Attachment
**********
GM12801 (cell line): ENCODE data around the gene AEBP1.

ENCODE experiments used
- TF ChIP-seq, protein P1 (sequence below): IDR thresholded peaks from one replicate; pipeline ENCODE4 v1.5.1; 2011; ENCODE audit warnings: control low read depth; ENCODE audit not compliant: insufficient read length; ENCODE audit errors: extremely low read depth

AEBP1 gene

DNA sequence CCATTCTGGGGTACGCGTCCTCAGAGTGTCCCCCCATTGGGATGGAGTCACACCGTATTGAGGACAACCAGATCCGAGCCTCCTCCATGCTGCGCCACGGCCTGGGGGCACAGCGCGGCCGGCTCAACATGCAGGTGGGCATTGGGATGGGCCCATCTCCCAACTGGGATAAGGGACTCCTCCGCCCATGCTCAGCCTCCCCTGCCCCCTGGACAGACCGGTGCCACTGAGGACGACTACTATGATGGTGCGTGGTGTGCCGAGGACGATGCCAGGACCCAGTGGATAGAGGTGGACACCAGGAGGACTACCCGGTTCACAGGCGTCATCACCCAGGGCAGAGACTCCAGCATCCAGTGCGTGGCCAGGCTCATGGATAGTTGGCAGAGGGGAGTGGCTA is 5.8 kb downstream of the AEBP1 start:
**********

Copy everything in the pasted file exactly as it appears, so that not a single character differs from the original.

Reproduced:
GM12801 (cell line): ENCODE data around the gene AEBP1.

ENCODE experiments used
- TF ChIP-seq, protein P1 (sequence below): IDR thresholded peaks from one replicate; pipeline ENCODE4 v1.5.1; 2011; ENCODE audit warnings: control low read depth; ENCODE audit not compliant: insufficient read length; ENCODE audit errors: extremely low read depth

AEBP1 gene

DNA sequence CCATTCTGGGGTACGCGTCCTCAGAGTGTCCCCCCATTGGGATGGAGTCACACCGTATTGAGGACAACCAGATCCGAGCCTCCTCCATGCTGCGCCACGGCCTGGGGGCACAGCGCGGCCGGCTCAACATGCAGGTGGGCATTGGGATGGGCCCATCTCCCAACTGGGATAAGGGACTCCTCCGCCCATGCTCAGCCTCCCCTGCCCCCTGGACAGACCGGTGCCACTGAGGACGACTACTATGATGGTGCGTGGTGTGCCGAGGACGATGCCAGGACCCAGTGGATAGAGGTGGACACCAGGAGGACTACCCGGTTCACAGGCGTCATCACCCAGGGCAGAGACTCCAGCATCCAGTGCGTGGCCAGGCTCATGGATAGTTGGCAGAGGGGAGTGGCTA is 5.8 kb downstream of the AEBP1 start: